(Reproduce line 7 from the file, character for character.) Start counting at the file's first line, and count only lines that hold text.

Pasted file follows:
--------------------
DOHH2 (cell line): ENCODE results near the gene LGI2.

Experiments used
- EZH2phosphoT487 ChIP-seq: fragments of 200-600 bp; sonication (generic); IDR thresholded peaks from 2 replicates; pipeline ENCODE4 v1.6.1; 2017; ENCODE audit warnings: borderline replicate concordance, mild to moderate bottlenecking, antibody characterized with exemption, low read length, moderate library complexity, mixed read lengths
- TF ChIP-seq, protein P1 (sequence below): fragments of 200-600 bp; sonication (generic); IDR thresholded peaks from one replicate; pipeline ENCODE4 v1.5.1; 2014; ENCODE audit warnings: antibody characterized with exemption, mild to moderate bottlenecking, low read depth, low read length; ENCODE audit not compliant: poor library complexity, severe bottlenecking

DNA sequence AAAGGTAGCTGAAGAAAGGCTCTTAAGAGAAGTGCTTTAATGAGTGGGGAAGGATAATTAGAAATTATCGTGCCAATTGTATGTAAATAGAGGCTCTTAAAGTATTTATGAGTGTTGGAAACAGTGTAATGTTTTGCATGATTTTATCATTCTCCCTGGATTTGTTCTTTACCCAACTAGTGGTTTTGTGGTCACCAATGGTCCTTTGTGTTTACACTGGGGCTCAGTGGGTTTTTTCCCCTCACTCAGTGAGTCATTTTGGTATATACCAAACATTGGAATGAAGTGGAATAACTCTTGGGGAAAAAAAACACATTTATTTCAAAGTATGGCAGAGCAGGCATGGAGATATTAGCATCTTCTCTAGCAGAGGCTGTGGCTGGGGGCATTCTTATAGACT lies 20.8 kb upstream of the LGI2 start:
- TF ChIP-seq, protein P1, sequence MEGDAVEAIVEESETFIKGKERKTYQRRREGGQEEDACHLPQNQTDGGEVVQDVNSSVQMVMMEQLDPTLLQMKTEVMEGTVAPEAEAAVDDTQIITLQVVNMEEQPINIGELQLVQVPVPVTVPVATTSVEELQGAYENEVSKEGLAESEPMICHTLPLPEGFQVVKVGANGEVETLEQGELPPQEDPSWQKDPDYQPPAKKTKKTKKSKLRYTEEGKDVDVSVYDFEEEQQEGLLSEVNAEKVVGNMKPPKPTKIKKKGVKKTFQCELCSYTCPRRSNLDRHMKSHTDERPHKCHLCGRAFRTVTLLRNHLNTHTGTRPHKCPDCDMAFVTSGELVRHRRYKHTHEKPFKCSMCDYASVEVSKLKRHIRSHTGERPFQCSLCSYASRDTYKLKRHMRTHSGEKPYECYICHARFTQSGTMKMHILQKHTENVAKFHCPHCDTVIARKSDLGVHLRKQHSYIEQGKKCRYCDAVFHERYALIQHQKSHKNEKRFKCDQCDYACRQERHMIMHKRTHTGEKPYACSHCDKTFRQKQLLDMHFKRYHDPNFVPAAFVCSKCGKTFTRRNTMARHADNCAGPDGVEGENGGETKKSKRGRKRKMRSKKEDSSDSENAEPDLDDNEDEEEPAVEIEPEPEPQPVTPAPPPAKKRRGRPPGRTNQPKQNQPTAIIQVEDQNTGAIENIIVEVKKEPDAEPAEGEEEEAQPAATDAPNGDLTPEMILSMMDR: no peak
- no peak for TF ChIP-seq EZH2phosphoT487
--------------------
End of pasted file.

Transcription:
- no peak for TF ChIP-seq EZH2phosphoT487